Friday, November 16, 2012

Broadcasting Germs

    Hitherto the plague had found far more victims in the more thickly populated and less well-appointed outer districts than in the heart of the town.  Quite suddenly, however, it launched a new attack and established itself in the business center.  Residents accused the wind of carrying infection, “broadcasting germs, as the hotel manager put it.  Whatever the reason might be, people living in the central districts realized that their turn had come when each night they heard oftener and oftener the ambulances clanging past, sounding the plague’s dismal, passionless tocsin under their windows.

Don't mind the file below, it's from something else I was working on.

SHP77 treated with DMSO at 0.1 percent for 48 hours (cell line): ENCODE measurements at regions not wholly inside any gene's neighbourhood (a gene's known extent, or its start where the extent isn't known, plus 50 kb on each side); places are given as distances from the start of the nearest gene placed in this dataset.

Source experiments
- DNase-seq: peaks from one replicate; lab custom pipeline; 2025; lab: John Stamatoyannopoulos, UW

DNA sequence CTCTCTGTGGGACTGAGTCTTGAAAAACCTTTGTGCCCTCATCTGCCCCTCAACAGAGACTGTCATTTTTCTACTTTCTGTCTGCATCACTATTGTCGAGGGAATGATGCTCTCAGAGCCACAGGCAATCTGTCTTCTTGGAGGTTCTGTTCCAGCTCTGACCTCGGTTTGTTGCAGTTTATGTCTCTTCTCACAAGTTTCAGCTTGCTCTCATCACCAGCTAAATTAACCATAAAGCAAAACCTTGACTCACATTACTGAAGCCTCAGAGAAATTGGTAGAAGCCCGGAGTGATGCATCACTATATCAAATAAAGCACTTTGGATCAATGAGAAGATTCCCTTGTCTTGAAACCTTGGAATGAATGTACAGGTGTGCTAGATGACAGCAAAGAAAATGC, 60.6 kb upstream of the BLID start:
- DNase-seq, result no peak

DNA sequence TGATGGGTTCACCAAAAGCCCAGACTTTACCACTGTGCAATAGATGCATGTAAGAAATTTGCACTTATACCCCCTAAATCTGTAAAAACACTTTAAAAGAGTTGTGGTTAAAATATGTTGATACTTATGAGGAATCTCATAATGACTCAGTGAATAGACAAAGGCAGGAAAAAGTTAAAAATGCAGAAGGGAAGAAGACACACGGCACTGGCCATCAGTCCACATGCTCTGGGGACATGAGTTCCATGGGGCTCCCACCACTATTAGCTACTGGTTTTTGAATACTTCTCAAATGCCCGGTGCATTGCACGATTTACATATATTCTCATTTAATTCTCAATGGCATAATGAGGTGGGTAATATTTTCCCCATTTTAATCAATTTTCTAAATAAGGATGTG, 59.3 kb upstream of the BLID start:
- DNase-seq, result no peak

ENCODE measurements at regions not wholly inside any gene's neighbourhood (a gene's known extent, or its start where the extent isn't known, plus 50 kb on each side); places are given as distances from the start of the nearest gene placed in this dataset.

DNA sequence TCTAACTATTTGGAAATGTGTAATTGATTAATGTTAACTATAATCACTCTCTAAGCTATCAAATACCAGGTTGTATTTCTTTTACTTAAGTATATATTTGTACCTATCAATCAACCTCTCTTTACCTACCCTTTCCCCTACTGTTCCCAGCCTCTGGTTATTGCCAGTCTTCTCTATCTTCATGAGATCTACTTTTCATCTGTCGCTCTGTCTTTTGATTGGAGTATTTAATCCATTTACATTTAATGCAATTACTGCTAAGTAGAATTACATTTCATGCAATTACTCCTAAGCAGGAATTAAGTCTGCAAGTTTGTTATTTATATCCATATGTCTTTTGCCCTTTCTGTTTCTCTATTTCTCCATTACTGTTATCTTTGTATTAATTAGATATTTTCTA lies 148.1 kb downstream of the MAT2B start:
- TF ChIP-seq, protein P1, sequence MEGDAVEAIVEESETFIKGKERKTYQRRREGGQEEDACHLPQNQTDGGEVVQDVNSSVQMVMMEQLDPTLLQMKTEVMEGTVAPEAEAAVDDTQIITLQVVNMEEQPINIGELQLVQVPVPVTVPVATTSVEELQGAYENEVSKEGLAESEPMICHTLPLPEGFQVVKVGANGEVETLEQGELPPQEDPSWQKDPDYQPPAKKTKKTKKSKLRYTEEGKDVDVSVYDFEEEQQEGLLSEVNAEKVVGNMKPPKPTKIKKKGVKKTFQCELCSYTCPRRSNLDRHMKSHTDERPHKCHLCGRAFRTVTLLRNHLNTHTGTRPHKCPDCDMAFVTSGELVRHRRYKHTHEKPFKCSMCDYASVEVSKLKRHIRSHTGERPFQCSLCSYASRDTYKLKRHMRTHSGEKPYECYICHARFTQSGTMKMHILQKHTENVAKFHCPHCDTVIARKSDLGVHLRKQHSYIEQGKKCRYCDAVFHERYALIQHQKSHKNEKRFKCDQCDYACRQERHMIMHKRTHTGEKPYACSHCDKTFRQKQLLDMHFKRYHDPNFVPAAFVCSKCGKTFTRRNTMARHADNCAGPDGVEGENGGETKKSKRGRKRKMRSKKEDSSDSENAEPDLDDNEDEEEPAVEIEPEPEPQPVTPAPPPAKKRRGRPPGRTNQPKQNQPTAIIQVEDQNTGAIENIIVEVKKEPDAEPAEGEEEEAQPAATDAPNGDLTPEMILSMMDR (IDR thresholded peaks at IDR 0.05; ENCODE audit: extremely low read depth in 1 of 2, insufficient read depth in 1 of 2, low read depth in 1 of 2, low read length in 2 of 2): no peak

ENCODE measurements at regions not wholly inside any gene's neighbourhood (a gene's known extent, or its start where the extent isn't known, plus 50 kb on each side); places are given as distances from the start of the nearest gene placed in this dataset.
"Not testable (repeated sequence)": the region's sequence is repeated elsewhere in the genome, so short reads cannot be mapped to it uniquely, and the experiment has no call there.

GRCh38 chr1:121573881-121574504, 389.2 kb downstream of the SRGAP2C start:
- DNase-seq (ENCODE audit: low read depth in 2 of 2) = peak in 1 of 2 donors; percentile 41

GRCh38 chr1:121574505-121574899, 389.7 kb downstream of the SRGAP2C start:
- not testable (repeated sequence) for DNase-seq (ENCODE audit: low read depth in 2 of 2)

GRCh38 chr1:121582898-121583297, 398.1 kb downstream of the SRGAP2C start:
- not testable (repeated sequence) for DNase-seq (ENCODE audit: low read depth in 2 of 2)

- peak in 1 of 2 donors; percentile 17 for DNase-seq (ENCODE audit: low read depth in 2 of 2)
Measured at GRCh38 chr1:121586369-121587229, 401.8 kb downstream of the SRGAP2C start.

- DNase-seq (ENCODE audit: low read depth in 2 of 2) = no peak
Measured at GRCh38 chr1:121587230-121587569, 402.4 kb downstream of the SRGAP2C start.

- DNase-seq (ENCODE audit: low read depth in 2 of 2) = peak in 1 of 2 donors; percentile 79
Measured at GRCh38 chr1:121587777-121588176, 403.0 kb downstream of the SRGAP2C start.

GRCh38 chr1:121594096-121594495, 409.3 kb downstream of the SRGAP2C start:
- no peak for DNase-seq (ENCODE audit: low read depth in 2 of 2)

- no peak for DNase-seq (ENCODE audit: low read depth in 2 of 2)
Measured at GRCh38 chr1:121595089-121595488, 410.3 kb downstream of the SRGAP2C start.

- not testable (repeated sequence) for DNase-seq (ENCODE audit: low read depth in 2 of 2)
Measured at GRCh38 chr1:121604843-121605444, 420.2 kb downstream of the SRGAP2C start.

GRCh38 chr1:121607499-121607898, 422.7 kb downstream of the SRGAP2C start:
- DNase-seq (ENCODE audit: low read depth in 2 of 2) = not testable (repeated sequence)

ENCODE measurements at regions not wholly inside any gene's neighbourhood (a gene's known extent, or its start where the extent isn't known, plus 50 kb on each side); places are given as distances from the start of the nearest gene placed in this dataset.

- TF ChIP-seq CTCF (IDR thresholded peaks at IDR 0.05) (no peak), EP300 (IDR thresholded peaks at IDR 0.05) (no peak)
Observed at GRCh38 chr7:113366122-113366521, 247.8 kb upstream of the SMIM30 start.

Albert Camus, The Plague, New York, Alfred A. Knopf, 1948.  (Translated by Stuart Gilbert.)

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